About $27 billion worth of food is trashed annually in Canada. In the same amount of time, more than 800,000 Canadians rely on food banks for their next meal.
The two numbers just don’t add up, says Tammara Soma, one of the organizers behind a symposium on food waste scheduled for Monday night at the University of Toronto’s New College.
“Something is missing in that equation,” said Soma. “This will hopefully spark a conversation that can lead to fixing (Canada’s) food systems and connecting all the dots.”
Soma, a doctoral candidate in planning at the university, says Canada is far behind Europe and the United States when it comes to managing food waste. The European Commission designated 2014 the “Year against food waste” and set a reduction goal of 50 per cent over the next decade.
Fifty per cent of food waste in Canada is happening at the household level, said Soma, with Canadian households spending $1,500 annually on wasted food, about a bag of groceries a week. As a result, many landfill sites are nearing capacity.
“I think the biggest problem is that we’re all extremely busy and we feel we only have that one window to stock up on groceries.”
We asked Soma to offer five tips to cut down on food waste at home:
Make the freezer your friend: If you’ve cooked too much, or have leftovers, put it in the freezer immediately to keep the food from going bad. Plan to go back to those meals at a later date.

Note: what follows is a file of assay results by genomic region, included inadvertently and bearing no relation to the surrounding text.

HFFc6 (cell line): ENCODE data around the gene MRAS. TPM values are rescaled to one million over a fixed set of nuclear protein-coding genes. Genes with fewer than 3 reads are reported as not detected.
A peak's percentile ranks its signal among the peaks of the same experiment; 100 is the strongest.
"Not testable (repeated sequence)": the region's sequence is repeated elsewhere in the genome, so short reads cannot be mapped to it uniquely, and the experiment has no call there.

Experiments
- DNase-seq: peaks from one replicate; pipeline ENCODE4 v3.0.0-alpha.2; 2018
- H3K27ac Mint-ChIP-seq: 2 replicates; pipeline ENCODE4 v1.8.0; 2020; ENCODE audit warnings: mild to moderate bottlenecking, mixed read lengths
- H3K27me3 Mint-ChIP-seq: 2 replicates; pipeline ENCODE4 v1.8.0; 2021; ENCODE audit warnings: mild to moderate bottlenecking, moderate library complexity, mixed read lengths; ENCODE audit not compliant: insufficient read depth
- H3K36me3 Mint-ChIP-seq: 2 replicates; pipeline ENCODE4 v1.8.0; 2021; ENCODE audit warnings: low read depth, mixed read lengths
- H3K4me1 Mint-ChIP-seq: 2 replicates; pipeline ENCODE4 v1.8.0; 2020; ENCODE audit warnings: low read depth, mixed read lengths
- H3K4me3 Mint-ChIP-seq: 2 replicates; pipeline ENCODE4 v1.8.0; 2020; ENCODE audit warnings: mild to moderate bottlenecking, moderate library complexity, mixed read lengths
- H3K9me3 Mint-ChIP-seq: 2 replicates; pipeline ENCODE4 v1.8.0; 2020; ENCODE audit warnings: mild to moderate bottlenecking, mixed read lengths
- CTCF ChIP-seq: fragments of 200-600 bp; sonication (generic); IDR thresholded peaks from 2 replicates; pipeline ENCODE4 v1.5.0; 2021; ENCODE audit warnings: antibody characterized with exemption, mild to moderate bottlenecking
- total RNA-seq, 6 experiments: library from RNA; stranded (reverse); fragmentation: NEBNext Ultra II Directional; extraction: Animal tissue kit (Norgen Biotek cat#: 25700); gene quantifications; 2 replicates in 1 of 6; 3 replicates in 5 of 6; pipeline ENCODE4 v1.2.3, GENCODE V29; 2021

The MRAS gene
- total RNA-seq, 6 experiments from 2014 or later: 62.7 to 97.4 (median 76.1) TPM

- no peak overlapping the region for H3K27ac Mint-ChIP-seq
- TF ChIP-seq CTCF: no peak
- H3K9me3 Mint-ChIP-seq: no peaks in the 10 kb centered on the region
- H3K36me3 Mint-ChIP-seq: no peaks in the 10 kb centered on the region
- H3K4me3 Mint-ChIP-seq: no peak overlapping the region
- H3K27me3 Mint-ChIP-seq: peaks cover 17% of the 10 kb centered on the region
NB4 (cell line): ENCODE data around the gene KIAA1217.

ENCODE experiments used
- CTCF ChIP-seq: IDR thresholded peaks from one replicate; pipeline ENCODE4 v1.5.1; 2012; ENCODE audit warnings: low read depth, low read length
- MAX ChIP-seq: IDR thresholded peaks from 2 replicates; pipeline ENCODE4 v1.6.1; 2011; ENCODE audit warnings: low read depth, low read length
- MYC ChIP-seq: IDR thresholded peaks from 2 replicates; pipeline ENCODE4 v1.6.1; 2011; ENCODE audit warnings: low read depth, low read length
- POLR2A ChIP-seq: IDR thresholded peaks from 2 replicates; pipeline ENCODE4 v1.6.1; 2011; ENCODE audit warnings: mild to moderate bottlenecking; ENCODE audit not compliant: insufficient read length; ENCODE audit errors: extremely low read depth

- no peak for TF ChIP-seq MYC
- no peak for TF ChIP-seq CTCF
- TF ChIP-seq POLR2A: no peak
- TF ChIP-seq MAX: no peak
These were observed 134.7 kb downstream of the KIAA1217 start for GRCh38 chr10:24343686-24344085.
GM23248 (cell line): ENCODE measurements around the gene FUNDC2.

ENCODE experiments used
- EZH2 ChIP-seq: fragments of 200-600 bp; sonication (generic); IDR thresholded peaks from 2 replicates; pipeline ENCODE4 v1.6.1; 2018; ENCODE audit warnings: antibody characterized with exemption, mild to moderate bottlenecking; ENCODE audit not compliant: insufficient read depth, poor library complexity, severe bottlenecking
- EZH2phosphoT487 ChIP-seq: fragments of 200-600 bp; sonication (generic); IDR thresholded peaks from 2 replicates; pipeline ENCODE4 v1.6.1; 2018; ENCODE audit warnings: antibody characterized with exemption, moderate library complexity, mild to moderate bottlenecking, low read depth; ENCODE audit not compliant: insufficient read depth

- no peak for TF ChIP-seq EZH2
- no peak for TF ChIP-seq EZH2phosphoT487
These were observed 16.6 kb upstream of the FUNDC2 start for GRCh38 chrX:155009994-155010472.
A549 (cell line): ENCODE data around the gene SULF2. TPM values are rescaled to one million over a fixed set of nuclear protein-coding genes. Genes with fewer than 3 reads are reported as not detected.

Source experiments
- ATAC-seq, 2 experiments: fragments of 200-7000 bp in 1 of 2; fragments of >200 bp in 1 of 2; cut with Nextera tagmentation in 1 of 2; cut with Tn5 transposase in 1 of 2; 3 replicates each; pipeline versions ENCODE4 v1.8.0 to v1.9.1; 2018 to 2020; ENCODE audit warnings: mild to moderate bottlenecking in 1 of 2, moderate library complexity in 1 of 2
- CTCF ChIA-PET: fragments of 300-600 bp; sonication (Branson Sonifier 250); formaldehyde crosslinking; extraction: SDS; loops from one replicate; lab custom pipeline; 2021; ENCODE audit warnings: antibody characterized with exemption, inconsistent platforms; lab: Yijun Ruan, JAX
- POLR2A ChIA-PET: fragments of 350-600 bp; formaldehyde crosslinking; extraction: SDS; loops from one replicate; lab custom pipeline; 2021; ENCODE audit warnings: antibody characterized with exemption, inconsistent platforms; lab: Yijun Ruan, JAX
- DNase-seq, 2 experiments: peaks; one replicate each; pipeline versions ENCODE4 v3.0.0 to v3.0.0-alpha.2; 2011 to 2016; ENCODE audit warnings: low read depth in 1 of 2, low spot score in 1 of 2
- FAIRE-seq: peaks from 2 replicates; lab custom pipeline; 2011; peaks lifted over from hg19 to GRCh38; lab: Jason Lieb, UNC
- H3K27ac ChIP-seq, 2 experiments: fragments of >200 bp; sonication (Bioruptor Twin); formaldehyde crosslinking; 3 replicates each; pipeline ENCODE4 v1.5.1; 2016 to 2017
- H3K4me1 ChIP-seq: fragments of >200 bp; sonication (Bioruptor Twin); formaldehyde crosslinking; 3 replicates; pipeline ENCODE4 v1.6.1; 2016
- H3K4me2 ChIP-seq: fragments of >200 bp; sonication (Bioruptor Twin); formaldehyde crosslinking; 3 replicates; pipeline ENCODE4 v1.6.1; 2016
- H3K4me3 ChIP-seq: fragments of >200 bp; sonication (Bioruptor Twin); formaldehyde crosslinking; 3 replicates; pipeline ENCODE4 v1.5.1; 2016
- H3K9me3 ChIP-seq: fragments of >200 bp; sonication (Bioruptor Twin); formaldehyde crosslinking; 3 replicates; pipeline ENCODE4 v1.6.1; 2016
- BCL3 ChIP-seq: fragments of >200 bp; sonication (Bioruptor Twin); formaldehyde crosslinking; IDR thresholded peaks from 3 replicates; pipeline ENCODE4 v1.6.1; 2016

Watch your portions: Often, Soma said, people will have extra food they don’t eat because their portion sizes are too big. Calculate your portions first to make sure you’re not overindulging. With children — Soma has three — give them a small portion first, then let them decide if they’d like more.
Plan your menu in advance: “We often choose food from the back of the shelves at the grocery store to get the freshest product. When you get home, you have to reverse that; put all the old food at the front first to make sure it gets eaten first,” Soma said. Try to factor in when you’re going out to eat so you don’t overbuy. For help planning meals, Soma suggests Love Food, Hate Waste, a British website and app.
Experiment: Those very ripe bananas in your fruit bowl? Use them in a smoothie, or put them in the freezer and bake with them later, Soma said.
Ignore the aesthetics: People are not the only ones held to a standard of beauty; so is food. Consider the “Inglorious Fruits and Vegetables” campaign launched by French supermarket chain Intermarché earlier this year to promote “ugly” produce. Don’t scoff at an apple just because it has a couple bruises, and don’t buy the biggest red pepper just because it looks nicer than a smaller one more proportionate to your serving size.